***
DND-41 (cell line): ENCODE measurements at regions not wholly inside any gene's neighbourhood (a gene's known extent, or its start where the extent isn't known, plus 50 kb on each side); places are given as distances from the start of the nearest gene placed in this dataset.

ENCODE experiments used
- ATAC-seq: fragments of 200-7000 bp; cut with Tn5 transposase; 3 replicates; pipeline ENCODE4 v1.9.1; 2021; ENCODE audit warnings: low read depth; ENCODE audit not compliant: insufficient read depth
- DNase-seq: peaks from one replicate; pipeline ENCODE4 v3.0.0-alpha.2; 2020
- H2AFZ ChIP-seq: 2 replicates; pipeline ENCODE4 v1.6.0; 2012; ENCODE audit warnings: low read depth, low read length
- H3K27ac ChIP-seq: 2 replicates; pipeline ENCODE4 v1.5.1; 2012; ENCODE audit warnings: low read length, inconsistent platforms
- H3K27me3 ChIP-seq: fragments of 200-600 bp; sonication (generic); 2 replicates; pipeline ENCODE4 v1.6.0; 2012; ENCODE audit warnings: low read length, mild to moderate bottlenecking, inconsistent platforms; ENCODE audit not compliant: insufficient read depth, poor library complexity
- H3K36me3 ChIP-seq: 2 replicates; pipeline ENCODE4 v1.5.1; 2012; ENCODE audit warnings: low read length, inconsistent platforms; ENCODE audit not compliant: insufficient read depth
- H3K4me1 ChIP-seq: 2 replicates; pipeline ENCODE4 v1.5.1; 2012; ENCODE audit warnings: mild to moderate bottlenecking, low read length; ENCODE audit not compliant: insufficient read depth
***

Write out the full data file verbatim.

DND-41 (cell line): ENCODE measurements at regions not wholly inside any gene's neighbourhood (a gene's known extent, or its start where the extent isn't known, plus 50 kb on each side); places are given as distances from the start of the nearest gene placed in this dataset.

ENCODE experiments used
- ATAC-seq: fragments of 200-7000 bp; cut with Tn5 transposase; 3 replicates; pipeline ENCODE4 v1.9.1; 2021; ENCODE audit warnings: low read depth; ENCODE audit not compliant: insufficient read depth
- DNase-seq: peaks from one replicate; pipeline ENCODE4 v3.0.0-alpha.2; 2020
- H2AFZ ChIP-seq: 2 replicates; pipeline ENCODE4 v1.6.0; 2012; ENCODE audit warnings: low read depth, low read length
- H3K27ac ChIP-seq: 2 replicates; pipeline ENCODE4 v1.5.1; 2012; ENCODE audit warnings: low read length, inconsistent platforms
- H3K27me3 ChIP-seq: fragments of 200-600 bp; sonication (generic); 2 replicates; pipeline ENCODE4 v1.6.0; 2012; ENCODE audit warnings: low read length, mild to moderate bottlenecking, inconsistent platforms; ENCODE audit not compliant: insufficient read depth, poor library complexity
- H3K36me3 ChIP-seq: 2 replicates; pipeline ENCODE4 v1.5.1; 2012; ENCODE audit warnings: low read length, inconsistent platforms; ENCODE audit not compliant: insufficient read depth
- H3K4me1 ChIP-seq: 2 replicates; pipeline ENCODE4 v1.5.1; 2012; ENCODE audit warnings: mild to moderate bottlenecking, low read length; ENCODE audit not compliant: insufficient read depth